Design of Small Molecules toward the Modulation of Molecular Biosystems

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Title: Design of Small Molecules toward the Modulation of Molecular Biosystems
Author: Basso, Anne
Advisors: Deiters Alexander, Committee Member
Melander Christian, Committee Chair
Novak Bruce M., Committee Member
Ghiladi Reza, Committee Member
Abstract: The design of small molecules toward the modulation of a specific molecular biosystem was explored in two distinctive parts: (PART A) Design of Carbocyclic Peptide Analogues to Counteract a Pre-Determined RNA-Protein Interaction, and (PART B) Design of Imidazole Derivatives toward Biofilm Modulation. The design of carbocyclic analogues was particularly relevant to RNA-protein interactions due to the ever-raising evidence of RNA's essential role in cellular functions and high affinity of cyclic peptides with oligonucleotides. A facile route toward the synthesis of carbocyclic heptapeptides counterparts of bTAR RNA cysteine-constrained peptide binders, P1 and P2, was developed through the exploration of ring-closing metathesis conditions with four metathesis catalysts (Grubbs 1st, 2nd and Hoveyda-Grubbs 1st, 2nd generations) on the (1) resin-free, and (2) resin-bound linear di-olefin precursors. Classic Fmoc chemistry was employed to generate the di-olefin precursors prior to cyclization. Optimum ring closing conditions for this crucial step were explored in order to generate the substantial 29-membered macrocyles, and the results of this study are described in PART A. The design of imidazole derivatives was particularly relevant toward biofilm modulation studies due to the ever-increasing number of untreatable biofilm-derived bacterial infections. Imidazole marine alkaloids were found to be great anti-biofilm agents particularly the 2-aminoimidazole scaffold that is embedded within the natural product bromoageliferin. Thus, we sought to explore further 2-aminoimidazole scaffolds to establish structure activity relationships and to provide insight on the mechanism behind the mysterious biofilm formation as entailed in PART B.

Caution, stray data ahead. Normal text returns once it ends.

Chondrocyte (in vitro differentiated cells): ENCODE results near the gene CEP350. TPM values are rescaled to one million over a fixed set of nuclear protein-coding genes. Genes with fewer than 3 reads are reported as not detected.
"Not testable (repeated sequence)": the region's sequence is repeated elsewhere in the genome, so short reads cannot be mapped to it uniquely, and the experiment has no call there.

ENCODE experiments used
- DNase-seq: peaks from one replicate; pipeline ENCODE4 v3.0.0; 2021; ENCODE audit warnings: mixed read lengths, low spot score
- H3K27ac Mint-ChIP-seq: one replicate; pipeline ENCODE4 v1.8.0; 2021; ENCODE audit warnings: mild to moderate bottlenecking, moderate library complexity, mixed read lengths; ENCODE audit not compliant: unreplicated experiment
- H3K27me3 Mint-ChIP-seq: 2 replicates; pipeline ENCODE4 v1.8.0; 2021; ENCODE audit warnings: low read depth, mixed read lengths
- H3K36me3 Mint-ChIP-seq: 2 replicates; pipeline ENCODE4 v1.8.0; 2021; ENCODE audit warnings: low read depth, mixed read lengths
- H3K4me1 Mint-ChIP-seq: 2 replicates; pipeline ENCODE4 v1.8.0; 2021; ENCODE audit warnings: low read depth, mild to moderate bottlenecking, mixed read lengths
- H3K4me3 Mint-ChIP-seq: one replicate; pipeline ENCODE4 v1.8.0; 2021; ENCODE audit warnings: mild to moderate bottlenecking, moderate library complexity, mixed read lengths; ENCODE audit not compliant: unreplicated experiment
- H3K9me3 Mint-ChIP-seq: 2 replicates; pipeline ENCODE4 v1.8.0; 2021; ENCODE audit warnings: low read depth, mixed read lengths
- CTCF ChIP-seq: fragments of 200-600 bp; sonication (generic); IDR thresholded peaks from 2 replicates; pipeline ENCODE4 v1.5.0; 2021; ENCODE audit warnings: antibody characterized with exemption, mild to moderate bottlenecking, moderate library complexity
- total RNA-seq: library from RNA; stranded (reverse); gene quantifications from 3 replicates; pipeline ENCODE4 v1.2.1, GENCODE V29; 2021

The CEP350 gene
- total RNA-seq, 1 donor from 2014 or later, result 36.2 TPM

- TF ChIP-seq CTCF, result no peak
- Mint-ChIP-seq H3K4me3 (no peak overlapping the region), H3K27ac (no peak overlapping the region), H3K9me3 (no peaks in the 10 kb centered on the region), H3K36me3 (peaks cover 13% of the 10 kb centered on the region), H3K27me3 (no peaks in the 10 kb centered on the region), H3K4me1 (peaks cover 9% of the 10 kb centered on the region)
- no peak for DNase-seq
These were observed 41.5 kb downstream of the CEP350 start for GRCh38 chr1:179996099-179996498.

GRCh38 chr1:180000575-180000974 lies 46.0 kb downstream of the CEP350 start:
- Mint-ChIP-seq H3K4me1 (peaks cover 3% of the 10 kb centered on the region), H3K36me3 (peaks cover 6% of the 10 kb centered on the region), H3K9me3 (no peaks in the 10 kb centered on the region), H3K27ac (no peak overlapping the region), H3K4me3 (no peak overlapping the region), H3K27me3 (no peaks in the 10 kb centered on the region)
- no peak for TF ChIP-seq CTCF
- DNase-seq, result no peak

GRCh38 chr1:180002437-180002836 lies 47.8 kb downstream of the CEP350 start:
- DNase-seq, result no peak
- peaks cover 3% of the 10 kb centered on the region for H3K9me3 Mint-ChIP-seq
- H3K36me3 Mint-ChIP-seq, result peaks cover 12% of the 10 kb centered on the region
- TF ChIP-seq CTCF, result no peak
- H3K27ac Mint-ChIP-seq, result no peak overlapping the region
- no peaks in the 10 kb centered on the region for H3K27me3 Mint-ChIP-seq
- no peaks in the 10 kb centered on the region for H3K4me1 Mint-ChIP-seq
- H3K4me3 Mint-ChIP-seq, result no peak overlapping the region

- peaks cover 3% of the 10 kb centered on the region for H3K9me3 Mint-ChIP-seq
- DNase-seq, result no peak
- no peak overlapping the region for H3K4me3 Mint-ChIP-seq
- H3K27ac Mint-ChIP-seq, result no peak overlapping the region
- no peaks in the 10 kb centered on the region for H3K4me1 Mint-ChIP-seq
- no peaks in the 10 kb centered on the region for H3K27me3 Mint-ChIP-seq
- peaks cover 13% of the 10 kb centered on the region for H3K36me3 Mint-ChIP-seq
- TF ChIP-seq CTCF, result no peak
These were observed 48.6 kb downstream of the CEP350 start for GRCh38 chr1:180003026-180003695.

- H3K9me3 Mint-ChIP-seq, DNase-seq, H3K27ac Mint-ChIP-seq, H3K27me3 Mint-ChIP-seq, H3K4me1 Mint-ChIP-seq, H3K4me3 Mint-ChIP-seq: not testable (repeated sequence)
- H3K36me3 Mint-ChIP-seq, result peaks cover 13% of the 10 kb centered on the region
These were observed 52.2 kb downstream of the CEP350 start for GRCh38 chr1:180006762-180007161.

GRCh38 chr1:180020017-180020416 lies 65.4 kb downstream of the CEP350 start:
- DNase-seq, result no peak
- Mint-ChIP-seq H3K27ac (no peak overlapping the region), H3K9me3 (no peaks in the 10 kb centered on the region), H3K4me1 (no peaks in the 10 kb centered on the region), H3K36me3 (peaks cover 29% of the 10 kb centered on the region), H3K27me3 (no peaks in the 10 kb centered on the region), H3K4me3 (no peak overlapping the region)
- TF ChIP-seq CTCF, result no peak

Date: 2008-08-18
Degree: MS
Discipline: Chemistry
URI: http://www.lib.ncsu.edu/resolver/1840.16/266


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